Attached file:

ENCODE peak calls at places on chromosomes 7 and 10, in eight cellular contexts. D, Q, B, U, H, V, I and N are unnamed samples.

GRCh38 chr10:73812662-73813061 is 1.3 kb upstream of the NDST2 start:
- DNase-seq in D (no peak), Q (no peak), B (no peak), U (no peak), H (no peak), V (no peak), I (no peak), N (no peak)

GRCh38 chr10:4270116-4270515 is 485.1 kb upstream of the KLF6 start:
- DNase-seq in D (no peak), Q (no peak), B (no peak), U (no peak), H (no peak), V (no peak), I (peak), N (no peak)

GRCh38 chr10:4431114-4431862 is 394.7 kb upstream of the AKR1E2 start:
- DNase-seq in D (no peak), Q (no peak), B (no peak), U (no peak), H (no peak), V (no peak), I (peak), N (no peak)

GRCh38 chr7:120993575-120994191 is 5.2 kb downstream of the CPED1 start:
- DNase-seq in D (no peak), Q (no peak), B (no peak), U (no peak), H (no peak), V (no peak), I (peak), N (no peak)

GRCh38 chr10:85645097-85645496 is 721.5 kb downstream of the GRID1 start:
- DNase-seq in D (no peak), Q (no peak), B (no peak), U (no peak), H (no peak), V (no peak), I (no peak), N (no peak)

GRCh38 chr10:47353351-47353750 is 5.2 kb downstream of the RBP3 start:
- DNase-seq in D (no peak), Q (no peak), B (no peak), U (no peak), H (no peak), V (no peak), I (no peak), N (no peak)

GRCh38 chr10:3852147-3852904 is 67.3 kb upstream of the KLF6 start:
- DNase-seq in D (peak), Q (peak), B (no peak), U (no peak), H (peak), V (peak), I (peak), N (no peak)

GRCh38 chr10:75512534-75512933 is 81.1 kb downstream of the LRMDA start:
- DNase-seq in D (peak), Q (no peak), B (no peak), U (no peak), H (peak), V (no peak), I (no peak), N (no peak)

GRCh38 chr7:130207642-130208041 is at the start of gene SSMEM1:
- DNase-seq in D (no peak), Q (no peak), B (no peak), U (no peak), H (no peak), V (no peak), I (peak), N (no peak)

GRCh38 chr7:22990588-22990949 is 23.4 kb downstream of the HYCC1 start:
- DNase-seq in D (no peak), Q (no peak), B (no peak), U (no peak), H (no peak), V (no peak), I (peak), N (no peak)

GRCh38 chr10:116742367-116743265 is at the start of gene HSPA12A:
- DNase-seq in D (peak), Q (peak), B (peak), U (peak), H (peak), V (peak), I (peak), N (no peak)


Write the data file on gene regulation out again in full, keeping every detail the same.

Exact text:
ENCODE peak calls at places on chromosomes 7 and 10, in eight cellular contexts. D, Q, B, U, H, V, I and N are unnamed samples.

GRCh38 chr10:73812662-73813061 is 1.3 kb upstream of the NDST2 start:
- DNase-seq in D (no peak), Q (no peak), B (no peak), U (no peak), H (no peak), V (no peak), I (no peak), N (no peak)

GRCh38 chr10:4270116-4270515 is 485.1 kb upstream of the KLF6 start:
- DNase-seq in D (no peak), Q (no peak), B (no peak), U (no peak), H (no peak), V (no peak), I (peak), N (no peak)

GRCh38 chr10:4431114-4431862 is 394.7 kb upstream of the AKR1E2 start:
- DNase-seq in D (no peak), Q (no peak), B (no peak), U (no peak), H (no peak), V (no peak), I (peak), N (no peak)

GRCh38 chr7:120993575-120994191 is 5.2 kb downstream of the CPED1 start:
- DNase-seq in D (no peak), Q (no peak), B (no peak), U (no peak), H (no peak), V (no peak), I (peak), N (no peak)

GRCh38 chr10:85645097-85645496 is 721.5 kb downstream of the GRID1 start:
- DNase-seq in D (no peak), Q (no peak), B (no peak), U (no peak), H (no peak), V (no peak), I (no peak), N (no peak)

GRCh38 chr10:47353351-47353750 is 5.2 kb downstream of the RBP3 start:
- DNase-seq in D (no peak), Q (no peak), B (no peak), U (no peak), H (no peak), V (no peak), I (no peak), N (no peak)

GRCh38 chr10:3852147-3852904 is 67.3 kb upstream of the KLF6 start:
- DNase-seq in D (peak), Q (peak), B (no peak), U (no peak), H (peak), V (peak), I (peak), N (no peak)

GRCh38 chr10:75512534-75512933 is 81.1 kb downstream of the LRMDA start:
- DNase-seq in D (peak), Q (no peak), B (no peak), U (no peak), H (peak), V (no peak), I (no peak), N (no peak)

GRCh38 chr7:130207642-130208041 is at the start of gene SSMEM1:
- DNase-seq in D (no peak), Q (no peak), B (no peak), U (no peak), H (no peak), V (no peak), I (peak), N (no peak)

GRCh38 chr7:22990588-22990949 is 23.4 kb downstream of the HYCC1 start:
- DNase-seq in D (no peak), Q (no peak), B (no peak), U (no peak), H (no peak), V (no peak), I (peak), N (no peak)

GRCh38 chr10:116742367-116743265 is at the start of gene HSPA12A:
- DNase-seq in D (peak), Q (peak), B (peak), U (peak), H (peak), V (peak), I (peak), N (no peak)